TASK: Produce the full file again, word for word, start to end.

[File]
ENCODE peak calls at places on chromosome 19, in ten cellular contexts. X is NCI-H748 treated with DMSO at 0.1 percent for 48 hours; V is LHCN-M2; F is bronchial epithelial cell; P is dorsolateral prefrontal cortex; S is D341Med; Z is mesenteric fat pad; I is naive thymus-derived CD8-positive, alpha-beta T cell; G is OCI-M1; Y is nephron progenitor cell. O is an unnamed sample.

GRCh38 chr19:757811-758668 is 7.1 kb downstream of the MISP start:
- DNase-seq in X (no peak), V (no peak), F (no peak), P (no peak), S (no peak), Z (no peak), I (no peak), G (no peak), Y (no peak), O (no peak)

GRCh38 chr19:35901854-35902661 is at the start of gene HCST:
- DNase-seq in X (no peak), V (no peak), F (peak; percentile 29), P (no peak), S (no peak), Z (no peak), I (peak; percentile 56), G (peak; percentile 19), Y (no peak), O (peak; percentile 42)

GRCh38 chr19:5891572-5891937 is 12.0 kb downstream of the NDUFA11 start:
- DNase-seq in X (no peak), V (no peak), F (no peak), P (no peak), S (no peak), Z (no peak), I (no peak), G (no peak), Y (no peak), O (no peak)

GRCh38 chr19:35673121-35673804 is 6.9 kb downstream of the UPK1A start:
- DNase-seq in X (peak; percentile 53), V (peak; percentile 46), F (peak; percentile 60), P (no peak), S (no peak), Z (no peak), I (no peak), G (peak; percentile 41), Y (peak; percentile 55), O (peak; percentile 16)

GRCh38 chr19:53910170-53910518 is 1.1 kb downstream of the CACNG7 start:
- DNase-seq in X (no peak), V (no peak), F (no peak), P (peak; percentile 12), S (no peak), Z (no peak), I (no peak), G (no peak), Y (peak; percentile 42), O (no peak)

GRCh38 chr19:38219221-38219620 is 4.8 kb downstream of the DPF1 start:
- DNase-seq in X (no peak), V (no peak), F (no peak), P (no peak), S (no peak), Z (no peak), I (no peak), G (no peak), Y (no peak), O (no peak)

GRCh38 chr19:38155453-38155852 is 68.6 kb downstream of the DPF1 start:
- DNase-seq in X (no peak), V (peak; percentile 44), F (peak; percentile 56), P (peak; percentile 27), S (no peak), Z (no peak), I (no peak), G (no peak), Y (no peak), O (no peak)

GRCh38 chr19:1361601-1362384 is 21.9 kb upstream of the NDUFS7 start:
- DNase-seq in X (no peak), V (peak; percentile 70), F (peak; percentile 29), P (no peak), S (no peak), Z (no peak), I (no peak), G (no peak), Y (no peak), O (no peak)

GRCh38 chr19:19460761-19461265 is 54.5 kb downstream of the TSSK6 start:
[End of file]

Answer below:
ENCODE peak calls at places on chromosome 19, in ten cellular contexts. X is NCI-H748 treated with DMSO at 0.1 percent for 48 hours; V is LHCN-M2; F is bronchial epithelial cell; P is dorsolateral prefrontal cortex; S is D341Med; Z is mesenteric fat pad; I is naive thymus-derived CD8-positive, alpha-beta T cell; G is OCI-M1; Y is nephron progenitor cell. O is an unnamed sample.

GRCh38 chr19:757811-758668 is 7.1 kb downstream of the MISP start:
- DNase-seq in X (no peak), V (no peak), F (no peak), P (no peak), S (no peak), Z (no peak), I (no peak), G (no peak), Y (no peak), O (no peak)

GRCh38 chr19:35901854-35902661 is at the start of gene HCST:
- DNase-seq in X (no peak), V (no peak), F (peak; percentile 29), P (no peak), S (no peak), Z (no peak), I (peak; percentile 56), G (peak; percentile 19), Y (no peak), O (peak; percentile 42)

GRCh38 chr19:5891572-5891937 is 12.0 kb downstream of the NDUFA11 start:
- DNase-seq in X (no peak), V (no peak), F (no peak), P (no peak), S (no peak), Z (no peak), I (no peak), G (no peak), Y (no peak), O (no peak)

GRCh38 chr19:35673121-35673804 is 6.9 kb downstream of the UPK1A start:
- DNase-seq in X (peak; percentile 53), V (peak; percentile 46), F (peak; percentile 60), P (no peak), S (no peak), Z (no peak), I (no peak), G (peak; percentile 41), Y (peak; percentile 55), O (peak; percentile 16)

GRCh38 chr19:53910170-53910518 is 1.1 kb downstream of the CACNG7 start:
- DNase-seq in X (no peak), V (no peak), F (no peak), P (peak; percentile 12), S (no peak), Z (no peak), I (no peak), G (no peak), Y (peak; percentile 42), O (no peak)

GRCh38 chr19:38219221-38219620 is 4.8 kb downstream of the DPF1 start:
- DNase-seq in X (no peak), V (no peak), F (no peak), P (no peak), S (no peak), Z (no peak), I (no peak), G (no peak), Y (no peak), O (no peak)

GRCh38 chr19:38155453-38155852 is 68.6 kb downstream of the DPF1 start:
- DNase-seq in X (no peak), V (peak; percentile 44), F (peak; percentile 56), P (peak; percentile 27), S (no peak), Z (no peak), I (no peak), G (no peak), Y (no peak), O (no peak)

GRCh38 chr19:1361601-1362384 is 21.9 kb upstream of the NDUFS7 start:
- DNase-seq in X (no peak), V (peak; percentile 70), F (peak; percentile 29), P (no peak), S (no peak), Z (no peak), I (no peak), G (no peak), Y (no peak), O (no peak)

GRCh38 chr19:19460761-19461265 is 54.5 kb downstream of the TSSK6 start: